|Single by Tammy Wynette|
|Released||May 1968 (U.S.)|
|Recorded||March 22, 1968|
|Writer(s)||Bobby Braddock and Curly Putman|
|Tammy Wynette singles chronology|
Just a year after Wynette scored her first hit with "Your Good Girl's Gonna Go Bad," she had already gained a reputation for catering to the female perspective in country music that, according to country music writer Kurt Wolff, audiences badly craved. Her repertoire already included songs that urged understanding and forgiveness, but critics noted she had also become adept at singing songs of heartbreak. In Wolff's words, "(W)hen the end of the road was reached, she also spoke plainly of the hard issues facing modern day couples."
Recorded in 1968, "D-I-V-O-R-C-E" is a woman's perspective on the impending collapse of her marriage. The lyrics begin with an old parenting trick of spelling out words mothers and fathers hope their young children will not understand, they (the children) being not yet able to spell or comprehend the word's meaning. In this case, the soon-to-be-divorcee spells out words such as "divorce", "Joe" (the name of the woman's four-year-old son), "hell" and "custody" to shield the young, carefree boy from the cruel, harsh realities of the world and the ultimate breakup of his mother and father.
Country music historian Bill Malone wrote that Wynette's own tumultuous life (five marriages) "encompassed the jagged reality so many women have faced." Therefore, he asserts that Wynette identified so well with "D-I-V-O-R-C-E"; her rendition, Malone wrote, is "painfully sincere—there is no irony here—and if there is a soap opera quality to the dialogue, the content well mirrors both her own life and contemporary experience."
"D-I-V-O-R-C-E" was released in May 1968, and was one of Wynette's fastest-climbing songs to that time. It reached number one on the Billboard Hot Country Singles chart that June, and was also a minor pop hit, stopping at No. 63 on the Billboard Hot 100.
In 1975, a Tammy Wynette greatest hits album was released in the UK. Two of the songs from this album ascended the British pop chart that year, with "Stand by Your Man" reaching the top of the chart in April and "D-I-V-O-R-C-E" climbing to a peak position of #12 in July
|U.S. Billboard Hot Country Singles||1|
|U.S. Billboard Hot 100||63|
|Canadian RPM Country Tracks||1|
|Canadian RPM Top Singles||74|
|Dutch Top 40||9|
|UK Singles Chart||12|
- Hour Glass for their album Hour Glass (1967)
- Dottie West for her album Feminine Fancy (1968)
- Dolly Parton for her album In the Good Old Days (1969)
- Peggy Little for her album A Little Bit of Peggy (1969)
Use in film
- The original Tammy Wynette recording features in the films Five Easy Pieces (1970) and Wynette's 1973 re-recording of the song (which originally appeared on her Kids Say the Darndest Things (1973) album appeared in Brokeback Mountain (2005).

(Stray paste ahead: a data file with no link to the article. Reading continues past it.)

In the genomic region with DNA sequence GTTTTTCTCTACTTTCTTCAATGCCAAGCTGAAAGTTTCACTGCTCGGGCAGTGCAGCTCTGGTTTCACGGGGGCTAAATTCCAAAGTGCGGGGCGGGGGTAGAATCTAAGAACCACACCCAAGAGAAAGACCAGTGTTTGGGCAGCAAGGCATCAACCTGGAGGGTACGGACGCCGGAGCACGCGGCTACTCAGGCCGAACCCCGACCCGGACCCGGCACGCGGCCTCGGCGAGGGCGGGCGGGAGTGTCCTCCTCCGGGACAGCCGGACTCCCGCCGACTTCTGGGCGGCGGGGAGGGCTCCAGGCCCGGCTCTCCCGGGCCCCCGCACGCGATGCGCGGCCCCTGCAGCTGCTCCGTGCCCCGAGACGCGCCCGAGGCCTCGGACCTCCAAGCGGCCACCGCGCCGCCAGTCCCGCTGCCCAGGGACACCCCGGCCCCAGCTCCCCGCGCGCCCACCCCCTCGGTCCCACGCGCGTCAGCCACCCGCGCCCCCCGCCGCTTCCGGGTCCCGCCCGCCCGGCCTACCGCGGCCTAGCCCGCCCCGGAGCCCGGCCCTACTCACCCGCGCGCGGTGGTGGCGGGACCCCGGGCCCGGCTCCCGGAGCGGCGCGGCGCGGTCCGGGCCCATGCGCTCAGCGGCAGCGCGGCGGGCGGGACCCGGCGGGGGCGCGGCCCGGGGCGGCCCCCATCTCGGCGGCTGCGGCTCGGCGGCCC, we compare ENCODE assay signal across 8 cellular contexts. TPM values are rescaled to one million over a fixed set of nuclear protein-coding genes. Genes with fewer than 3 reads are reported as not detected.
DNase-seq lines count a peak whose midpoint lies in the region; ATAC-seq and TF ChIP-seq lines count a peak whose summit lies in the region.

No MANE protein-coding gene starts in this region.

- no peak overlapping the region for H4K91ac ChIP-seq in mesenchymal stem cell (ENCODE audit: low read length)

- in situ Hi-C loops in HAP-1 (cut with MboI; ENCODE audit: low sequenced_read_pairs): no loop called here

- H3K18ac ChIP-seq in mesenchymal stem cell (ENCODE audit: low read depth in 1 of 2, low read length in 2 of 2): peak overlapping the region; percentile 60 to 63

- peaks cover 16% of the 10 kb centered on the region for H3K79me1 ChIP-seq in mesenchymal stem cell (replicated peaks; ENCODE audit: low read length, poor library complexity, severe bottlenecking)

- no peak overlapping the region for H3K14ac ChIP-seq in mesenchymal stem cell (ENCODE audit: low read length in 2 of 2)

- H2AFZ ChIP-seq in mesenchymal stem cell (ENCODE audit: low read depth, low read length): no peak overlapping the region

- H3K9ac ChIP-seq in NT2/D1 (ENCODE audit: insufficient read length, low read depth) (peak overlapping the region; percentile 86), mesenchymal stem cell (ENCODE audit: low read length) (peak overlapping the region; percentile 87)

- B.A.C.O.N and E.G.G.S was performed primarily by Homer and Jethro.
- R.E.F.E.R.E.E. written and sung by Max Boyce, as a response to a controversial refereeing decision in the 1974 Five Nations match between England and Wales at Twickenham.
- A comic version sung by Scottish comedian Billy Connolly (lyrics written by Wilma H Polmont), with a dog in place of the little boy in the lyrics and spelled out words such as vet and quarantine, was a No. 1 hit the UK in November 1975.
- The musical number "U.N.C.O.U.P.L.E.D." from the musical Starlight Express also parodies "D-I-V-O-R-C-E".
- The Circle Jerks (a punk rock group from Southern California) released a medley of pop songs in 1983 entitled Golden Shower of Hits that includes the first verse and chorus of "D-I-V-O-R-C-E".
- At the 2009 CMA Awards, co-hosts Brad Paisley and Carrie Underwood sang a parody of the song to indicate the recent announcement that country music duo Brooks & Dunn is splitting.
- Wolff, Kurt, "Country Music: The Rough Guide," Rough Guides Ltd., London; Penguin Putnam, New York, distributor. p. 424 (ISBN 1-85828-534-8), p. 334-335.
- Malone, Bill, "The Smithsonian Collection of Classic Country Music" ((booklet included with The Smithsonian Collection of Classic Country Music 8-volume set). Smithsonian Institution, 1981).
- Whitburn, Joel (2004). The Billboard Book Of Top 40 Country Hits: 1944-2006, Second edition. Record Research. p. 399.
- Billboard singles charts info AllMusic.com. Retrieved 29 July 2009.
- "Tammy Wynette - Full Official Chart History". Official Charts Company. Official Charts Company. Retrieved 20 January 2016.
- "Billy Connolly - Full Official Chart History". Official Charts Company. Retrieved 20 January 2016.
"I Wanna Live"
by Glen Campbell
|Billboard Hot Country Singles
June 29-July 13, 1968
| Succeeded by|
"Folsom Prison Blues"
by Johnny Cash
|RPM Country Tracks|
June 29-July 13, 1968